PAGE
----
Evaluating the effectiveness of home exercise programmes using an online exercise prescription tool in children with cerebral palsy: protocol for a randomised controlled trial.
|dc.identifier.citation||Johnson, R. and Williams, S. and Gucciardi, D. and Bear, N. and Gibson, N. 2018. Evaluating the effectiveness of home exercise programmes using an online exercise prescription tool in children with cerebral palsy: protocol for a randomised controlled trial.. BMJ Open. 8 (1): Article ID e018316.|
Introduction: Children with cerebral palsy (CP) and other neurodevelopmental disabilities often receive a home programme of exercises to assist in reaching their therapy goals. Adherence to exercise programmes is necessary to attain the level of practice required to achieve goals; however, adherence can be difficult to accomplish. In this paper, we describe the protocol for a randomised controlled trial to evaluate the effectiveness of delivering a home exercise programme to school-age children with disabilities using Physitrack, an online exercise prescription tool with a website or app interface. Methods and analysis: Participants aged 6–17 years, with CP or other neurodevelopmental disabilities, receiving community physiotherapy services in Western Australia, will be recruited. Participants will be stratified by age and functional mobility and randomised to either the intervention group, who will complete an 8-week home exercise programme using Physitrack, or the control group, who will complete an 8-week exercise programme without Physitrack. Researcher blinding to group allocation, and participant blinding to outcome, will be maintained. The primary outcome measures are adherence to the home exercise programme with weekly collection of home exercise logs; achievement of individualised goals by phone interview before and after intervention; and correctness of exercise performance by collection and analysis of videos of participants performing home exercises. Secondary outcome measures include enjoyment of physical activity, confidence to complete exercise programme, preferred method of delivery of programme and usability of Physitrack. A sample size of 58 participants will be necessary to see an effect on home programme adherence. Data will be analysed using the intention-to-treat principle. Ethics and dissemination: Ethical approval was obtained from Curtin University Human Research Ethics Committee in July 2016 (10391). Outcomes will be disseminated through publication in peer-reviewed journals and presentations at scientific conferences. Trial registration number: ACTRN12616000743460; Pre-results.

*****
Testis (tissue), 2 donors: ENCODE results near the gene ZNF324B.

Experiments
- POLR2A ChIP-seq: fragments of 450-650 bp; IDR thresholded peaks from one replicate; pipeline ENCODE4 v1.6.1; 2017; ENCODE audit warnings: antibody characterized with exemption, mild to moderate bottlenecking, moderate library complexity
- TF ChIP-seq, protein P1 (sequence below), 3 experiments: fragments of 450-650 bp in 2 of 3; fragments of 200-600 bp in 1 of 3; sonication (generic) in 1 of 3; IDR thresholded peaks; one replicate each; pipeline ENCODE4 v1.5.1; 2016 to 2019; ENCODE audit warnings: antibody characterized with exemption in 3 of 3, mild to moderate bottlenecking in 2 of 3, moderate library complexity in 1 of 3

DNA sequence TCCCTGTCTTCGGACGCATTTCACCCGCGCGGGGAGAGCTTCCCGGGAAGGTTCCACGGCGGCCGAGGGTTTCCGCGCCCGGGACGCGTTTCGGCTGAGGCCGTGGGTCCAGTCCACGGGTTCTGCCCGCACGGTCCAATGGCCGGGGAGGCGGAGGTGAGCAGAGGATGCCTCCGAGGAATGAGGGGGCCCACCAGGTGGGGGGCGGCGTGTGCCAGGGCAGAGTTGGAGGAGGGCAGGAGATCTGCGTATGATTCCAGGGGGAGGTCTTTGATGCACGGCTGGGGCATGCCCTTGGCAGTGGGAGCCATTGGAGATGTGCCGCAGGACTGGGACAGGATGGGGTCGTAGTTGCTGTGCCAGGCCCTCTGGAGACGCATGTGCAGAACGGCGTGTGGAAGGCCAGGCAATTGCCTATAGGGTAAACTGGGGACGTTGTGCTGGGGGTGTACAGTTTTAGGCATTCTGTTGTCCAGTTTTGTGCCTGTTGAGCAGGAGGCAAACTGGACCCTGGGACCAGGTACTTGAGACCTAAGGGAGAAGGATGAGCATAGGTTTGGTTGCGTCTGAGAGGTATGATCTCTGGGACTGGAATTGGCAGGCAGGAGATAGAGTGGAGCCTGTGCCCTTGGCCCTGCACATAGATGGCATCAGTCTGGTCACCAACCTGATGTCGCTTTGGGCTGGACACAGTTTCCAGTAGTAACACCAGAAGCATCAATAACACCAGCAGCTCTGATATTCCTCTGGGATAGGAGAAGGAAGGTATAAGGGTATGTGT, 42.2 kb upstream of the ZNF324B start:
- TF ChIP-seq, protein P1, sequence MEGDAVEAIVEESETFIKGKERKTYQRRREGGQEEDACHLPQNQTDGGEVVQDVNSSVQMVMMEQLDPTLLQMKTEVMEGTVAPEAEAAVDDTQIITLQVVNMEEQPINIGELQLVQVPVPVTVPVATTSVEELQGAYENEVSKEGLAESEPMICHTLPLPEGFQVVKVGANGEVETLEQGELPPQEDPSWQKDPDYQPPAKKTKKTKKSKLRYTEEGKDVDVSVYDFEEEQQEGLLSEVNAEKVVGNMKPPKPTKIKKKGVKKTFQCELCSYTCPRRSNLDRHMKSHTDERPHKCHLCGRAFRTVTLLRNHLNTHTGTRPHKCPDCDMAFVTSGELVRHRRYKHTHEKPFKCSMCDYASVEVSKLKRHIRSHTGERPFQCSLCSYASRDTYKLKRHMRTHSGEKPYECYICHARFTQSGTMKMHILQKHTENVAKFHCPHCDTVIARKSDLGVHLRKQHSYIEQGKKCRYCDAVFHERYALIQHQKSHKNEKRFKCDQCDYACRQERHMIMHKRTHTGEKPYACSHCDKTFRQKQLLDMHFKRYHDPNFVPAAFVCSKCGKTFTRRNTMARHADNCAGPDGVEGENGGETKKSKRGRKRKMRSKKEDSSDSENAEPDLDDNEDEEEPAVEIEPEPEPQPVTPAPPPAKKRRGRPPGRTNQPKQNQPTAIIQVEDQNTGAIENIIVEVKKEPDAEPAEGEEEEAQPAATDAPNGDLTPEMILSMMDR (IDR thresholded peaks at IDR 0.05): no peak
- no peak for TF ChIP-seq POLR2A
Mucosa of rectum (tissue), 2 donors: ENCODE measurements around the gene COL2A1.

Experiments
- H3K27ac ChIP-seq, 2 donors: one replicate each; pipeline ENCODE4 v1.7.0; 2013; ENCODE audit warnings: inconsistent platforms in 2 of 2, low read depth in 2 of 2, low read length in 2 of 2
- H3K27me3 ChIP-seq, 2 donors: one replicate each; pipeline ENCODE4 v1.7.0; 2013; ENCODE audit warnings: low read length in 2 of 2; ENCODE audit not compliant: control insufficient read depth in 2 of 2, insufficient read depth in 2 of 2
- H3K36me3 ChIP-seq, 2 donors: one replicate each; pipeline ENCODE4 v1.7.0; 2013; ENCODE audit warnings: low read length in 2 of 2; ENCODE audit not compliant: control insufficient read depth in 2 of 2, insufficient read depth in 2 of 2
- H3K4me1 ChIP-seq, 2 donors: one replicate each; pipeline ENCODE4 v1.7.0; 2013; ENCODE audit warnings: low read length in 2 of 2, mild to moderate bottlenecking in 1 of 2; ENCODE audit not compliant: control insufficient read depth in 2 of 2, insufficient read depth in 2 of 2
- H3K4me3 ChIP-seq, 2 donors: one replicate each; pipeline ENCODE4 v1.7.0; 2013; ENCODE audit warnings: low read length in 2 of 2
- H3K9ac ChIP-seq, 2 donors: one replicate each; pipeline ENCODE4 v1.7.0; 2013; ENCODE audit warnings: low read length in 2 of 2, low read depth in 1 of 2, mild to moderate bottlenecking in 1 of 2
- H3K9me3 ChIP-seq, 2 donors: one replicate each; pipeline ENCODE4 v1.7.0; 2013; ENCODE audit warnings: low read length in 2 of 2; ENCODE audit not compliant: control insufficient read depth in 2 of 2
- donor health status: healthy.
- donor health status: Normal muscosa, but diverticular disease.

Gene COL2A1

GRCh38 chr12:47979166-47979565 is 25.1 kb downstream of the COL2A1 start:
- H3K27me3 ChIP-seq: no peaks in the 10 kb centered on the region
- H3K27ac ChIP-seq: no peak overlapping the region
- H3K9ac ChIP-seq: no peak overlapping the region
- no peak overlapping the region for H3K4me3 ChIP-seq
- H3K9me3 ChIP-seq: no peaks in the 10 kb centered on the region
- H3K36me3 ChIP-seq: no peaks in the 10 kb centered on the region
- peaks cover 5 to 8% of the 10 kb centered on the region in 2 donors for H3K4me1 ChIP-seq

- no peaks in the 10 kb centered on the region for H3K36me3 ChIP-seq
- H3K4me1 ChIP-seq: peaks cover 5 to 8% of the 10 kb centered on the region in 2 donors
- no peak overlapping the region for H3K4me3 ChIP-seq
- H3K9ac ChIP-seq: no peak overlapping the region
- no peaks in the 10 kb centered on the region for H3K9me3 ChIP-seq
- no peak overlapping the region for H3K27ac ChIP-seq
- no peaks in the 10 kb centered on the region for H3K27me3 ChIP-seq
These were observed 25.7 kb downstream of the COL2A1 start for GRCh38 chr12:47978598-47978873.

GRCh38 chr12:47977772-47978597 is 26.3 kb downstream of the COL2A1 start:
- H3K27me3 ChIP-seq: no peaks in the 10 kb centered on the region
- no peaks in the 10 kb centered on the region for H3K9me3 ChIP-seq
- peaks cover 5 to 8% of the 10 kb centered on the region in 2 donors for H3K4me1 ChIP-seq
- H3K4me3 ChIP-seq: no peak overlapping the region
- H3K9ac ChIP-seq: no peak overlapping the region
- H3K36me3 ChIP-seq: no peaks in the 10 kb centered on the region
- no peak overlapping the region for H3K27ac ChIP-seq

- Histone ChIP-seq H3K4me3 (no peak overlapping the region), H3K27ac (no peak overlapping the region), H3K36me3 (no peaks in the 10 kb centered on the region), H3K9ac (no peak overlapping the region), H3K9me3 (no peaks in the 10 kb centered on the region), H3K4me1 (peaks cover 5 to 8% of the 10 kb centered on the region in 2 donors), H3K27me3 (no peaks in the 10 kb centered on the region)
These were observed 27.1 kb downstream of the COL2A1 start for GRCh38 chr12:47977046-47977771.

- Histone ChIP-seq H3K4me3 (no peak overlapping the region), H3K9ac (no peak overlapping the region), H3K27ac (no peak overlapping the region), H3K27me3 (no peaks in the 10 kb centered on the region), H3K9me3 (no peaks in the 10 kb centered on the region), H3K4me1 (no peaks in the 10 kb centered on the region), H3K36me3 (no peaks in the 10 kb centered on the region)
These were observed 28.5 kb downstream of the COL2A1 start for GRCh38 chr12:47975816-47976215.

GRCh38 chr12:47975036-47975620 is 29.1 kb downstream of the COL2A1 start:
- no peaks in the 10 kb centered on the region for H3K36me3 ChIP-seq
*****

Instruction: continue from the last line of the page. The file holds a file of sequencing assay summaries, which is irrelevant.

|dc.publisher||BM J Group|
|dc.title||Evaluating the effectiveness of home exercise programmes using an online exercise prescription tool in children with cerebral palsy: protocol for a randomised controlled trial.|
|curtin.department||School of Physiotherapy and Exercise Science|